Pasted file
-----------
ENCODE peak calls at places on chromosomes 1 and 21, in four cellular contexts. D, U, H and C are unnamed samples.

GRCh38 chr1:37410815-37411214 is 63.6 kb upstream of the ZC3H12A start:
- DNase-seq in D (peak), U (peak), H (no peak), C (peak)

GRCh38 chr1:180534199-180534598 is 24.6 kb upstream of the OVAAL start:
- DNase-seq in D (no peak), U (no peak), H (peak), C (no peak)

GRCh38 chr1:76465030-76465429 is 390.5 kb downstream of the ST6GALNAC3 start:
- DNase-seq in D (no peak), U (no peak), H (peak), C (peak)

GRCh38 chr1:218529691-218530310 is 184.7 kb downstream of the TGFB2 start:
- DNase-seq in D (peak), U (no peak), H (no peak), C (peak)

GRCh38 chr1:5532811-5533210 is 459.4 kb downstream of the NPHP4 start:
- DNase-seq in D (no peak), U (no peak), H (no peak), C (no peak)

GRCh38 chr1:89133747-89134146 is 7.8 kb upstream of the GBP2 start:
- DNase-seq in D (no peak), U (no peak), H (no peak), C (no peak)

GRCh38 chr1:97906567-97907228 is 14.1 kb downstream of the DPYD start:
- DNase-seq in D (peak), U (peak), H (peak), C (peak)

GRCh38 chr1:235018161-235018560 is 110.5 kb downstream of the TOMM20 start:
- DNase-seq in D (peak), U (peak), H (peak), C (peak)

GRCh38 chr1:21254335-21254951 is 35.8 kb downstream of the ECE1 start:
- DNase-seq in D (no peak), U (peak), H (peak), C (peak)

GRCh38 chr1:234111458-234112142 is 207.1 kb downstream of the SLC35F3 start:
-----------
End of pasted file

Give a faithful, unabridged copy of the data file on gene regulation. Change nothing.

ENCODE peak calls at places on chromosomes 1 and 21, in four cellular contexts. D, U, H and C are unnamed samples.

GRCh38 chr1:37410815-37411214 is 63.6 kb upstream of the ZC3H12A start:
- DNase-seq in D (peak), U (peak), H (no peak), C (peak)

GRCh38 chr1:180534199-180534598 is 24.6 kb upstream of the OVAAL start:
- DNase-seq in D (no peak), U (no peak), H (peak), C (no peak)

GRCh38 chr1:76465030-76465429 is 390.5 kb downstream of the ST6GALNAC3 start:
- DNase-seq in D (no peak), U (no peak), H (peak), C (peak)

GRCh38 chr1:218529691-218530310 is 184.7 kb downstream of the TGFB2 start:
- DNase-seq in D (peak), U (no peak), H (no peak), C (peak)

GRCh38 chr1:5532811-5533210 is 459.4 kb downstream of the NPHP4 start:
- DNase-seq in D (no peak), U (no peak), H (no peak), C (no peak)

GRCh38 chr1:89133747-89134146 is 7.8 kb upstream of the GBP2 start:
- DNase-seq in D (no peak), U (no peak), H (no peak), C (no peak)

GRCh38 chr1:97906567-97907228 is 14.1 kb downstream of the DPYD start:
- DNase-seq in D (peak), U (peak), H (peak), C (peak)

GRCh38 chr1:235018161-235018560 is 110.5 kb downstream of the TOMM20 start:
- DNase-seq in D (peak), U (peak), H (peak), C (peak)

GRCh38 chr1:21254335-21254951 is 35.8 kb downstream of the ECE1 start:
- DNase-seq in D (no peak), U (peak), H (peak), C (peak)

GRCh38 chr1:234111458-234112142 is 207.1 kb downstream of the SLC35F3 start: